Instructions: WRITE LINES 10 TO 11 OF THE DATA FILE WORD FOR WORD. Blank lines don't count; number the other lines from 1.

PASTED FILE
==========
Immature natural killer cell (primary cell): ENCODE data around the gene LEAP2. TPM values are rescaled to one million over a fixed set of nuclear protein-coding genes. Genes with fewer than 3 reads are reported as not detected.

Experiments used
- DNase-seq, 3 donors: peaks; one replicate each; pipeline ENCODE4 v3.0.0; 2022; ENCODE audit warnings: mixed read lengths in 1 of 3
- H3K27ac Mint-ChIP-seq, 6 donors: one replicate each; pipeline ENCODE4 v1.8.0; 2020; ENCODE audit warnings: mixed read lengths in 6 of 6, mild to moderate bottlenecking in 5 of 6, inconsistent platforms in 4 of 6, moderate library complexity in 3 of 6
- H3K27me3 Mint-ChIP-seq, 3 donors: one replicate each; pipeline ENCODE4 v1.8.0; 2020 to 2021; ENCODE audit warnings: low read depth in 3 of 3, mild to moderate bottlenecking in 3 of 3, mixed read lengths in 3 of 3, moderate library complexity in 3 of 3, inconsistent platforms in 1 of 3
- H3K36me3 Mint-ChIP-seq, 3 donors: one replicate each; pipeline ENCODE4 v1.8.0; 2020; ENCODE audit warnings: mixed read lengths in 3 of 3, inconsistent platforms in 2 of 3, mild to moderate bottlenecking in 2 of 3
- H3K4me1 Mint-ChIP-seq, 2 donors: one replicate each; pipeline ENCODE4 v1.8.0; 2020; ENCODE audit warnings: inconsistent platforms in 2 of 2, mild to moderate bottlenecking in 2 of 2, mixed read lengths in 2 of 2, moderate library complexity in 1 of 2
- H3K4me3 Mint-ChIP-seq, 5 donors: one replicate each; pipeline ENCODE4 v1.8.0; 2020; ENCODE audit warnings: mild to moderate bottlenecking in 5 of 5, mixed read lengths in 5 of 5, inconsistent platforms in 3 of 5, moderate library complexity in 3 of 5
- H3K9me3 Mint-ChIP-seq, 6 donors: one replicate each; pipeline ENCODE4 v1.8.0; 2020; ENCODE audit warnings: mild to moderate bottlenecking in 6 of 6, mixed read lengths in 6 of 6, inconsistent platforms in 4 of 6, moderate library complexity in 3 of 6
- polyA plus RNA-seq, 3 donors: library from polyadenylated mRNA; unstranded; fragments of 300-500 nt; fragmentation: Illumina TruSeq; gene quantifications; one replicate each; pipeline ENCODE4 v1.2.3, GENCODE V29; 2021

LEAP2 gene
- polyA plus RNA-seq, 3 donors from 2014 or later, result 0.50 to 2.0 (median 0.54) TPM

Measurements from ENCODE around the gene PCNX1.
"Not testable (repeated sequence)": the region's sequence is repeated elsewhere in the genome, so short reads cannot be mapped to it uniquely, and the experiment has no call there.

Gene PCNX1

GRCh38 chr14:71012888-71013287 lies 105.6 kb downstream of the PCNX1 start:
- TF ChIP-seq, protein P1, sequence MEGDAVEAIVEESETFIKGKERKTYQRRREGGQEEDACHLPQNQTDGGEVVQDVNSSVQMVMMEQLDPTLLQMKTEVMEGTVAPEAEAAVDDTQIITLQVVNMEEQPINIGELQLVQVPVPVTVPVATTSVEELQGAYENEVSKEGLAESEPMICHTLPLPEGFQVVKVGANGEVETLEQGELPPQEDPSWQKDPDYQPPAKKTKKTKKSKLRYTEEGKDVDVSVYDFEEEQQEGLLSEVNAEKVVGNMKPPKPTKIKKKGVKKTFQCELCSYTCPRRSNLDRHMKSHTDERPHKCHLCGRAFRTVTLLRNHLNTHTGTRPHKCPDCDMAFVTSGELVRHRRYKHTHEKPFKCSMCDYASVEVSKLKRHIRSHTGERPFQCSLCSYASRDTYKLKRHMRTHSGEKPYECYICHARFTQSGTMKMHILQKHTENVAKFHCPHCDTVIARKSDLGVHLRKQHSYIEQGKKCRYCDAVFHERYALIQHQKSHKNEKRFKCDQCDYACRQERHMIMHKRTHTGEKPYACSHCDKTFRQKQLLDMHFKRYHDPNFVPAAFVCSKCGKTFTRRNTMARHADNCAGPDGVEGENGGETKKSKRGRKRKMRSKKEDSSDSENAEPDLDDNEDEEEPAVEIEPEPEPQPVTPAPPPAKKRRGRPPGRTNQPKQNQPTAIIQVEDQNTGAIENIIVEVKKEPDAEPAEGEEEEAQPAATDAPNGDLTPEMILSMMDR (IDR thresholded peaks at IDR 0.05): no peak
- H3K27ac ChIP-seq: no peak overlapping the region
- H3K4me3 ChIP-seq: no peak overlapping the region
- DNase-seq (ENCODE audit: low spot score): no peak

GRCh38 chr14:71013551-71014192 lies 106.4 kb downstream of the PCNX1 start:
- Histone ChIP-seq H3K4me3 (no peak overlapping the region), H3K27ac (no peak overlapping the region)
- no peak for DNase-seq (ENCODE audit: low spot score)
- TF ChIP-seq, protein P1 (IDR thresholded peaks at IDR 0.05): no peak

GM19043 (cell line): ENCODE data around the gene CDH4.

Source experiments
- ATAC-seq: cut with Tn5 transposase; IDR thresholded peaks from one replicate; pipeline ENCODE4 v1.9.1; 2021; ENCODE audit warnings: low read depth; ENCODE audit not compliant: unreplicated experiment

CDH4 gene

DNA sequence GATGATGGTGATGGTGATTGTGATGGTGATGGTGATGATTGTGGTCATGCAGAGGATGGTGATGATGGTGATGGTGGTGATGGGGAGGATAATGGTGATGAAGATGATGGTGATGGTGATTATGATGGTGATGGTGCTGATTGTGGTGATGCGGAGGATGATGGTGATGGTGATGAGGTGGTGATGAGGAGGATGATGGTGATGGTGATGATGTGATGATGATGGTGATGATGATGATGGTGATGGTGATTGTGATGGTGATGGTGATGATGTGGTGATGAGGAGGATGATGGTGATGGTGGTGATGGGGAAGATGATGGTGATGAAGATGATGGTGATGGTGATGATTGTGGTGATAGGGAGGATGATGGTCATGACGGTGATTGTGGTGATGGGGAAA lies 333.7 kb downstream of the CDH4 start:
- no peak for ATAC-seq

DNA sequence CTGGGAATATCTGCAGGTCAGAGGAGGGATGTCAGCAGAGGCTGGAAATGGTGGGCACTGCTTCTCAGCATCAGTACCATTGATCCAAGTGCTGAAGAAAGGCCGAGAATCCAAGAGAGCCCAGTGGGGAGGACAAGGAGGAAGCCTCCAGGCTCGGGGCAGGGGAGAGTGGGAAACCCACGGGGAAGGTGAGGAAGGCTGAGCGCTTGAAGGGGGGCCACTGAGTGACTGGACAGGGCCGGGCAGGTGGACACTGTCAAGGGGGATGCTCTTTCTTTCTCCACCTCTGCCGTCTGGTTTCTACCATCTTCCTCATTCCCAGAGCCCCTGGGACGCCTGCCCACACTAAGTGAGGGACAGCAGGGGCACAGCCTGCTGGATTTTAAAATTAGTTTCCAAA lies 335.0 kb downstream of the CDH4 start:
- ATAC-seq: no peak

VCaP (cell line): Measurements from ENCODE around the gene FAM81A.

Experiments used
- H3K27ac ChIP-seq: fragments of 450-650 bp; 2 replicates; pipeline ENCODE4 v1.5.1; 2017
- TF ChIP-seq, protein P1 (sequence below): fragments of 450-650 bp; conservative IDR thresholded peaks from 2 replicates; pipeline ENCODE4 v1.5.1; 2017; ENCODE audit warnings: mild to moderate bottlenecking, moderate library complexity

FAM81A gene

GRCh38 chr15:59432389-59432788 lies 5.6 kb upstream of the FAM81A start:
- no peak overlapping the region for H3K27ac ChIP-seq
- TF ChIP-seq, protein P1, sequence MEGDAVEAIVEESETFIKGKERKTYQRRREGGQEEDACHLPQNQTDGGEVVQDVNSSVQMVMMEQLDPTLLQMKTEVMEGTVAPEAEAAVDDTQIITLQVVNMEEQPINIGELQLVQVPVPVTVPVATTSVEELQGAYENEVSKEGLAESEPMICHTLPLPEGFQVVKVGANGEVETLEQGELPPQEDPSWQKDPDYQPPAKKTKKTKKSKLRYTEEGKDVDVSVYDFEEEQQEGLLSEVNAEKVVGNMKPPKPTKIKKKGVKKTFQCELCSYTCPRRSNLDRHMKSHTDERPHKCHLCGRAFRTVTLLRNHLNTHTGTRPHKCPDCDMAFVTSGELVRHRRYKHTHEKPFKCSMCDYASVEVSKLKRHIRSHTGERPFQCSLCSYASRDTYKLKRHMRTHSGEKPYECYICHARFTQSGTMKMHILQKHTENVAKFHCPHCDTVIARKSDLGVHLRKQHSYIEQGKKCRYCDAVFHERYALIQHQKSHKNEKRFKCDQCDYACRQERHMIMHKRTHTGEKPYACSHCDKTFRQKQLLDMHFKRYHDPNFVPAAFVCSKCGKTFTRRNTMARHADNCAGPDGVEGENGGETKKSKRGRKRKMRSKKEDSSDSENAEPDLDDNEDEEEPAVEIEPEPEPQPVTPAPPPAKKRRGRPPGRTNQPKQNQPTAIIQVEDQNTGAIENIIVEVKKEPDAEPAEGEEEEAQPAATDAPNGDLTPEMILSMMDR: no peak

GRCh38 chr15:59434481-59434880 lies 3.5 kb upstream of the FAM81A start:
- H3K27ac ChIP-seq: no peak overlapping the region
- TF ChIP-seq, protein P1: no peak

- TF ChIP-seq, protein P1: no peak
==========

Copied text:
- polyA plus RNA-seq, 3 donors: library from polyadenylated mRNA; unstranded; fragments of 300-500 nt; fragmentation: Illumina TruSeq; gene quantifications; one replicate each; pipeline ENCODE4 v1.2.3, GENCODE V29; 2021

LEAP2 gene